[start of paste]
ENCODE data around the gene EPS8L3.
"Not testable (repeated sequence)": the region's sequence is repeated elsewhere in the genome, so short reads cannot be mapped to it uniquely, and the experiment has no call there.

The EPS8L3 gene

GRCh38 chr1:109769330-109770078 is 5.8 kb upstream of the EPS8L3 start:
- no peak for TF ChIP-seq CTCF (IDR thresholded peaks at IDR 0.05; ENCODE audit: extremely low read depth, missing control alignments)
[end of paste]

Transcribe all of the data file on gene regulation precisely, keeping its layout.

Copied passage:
ENCODE data around the gene EPS8L3.
"Not testable (repeated sequence)": the region's sequence is repeated elsewhere in the genome, so short reads cannot be mapped to it uniquely, and the experiment has no call there.

The EPS8L3 gene

GRCh38 chr1:109769330-109770078 is 5.8 kb upstream of the EPS8L3 start:
- no peak for TF ChIP-seq CTCF (IDR thresholded peaks at IDR 0.05; ENCODE audit: extremely low read depth, missing control alignments)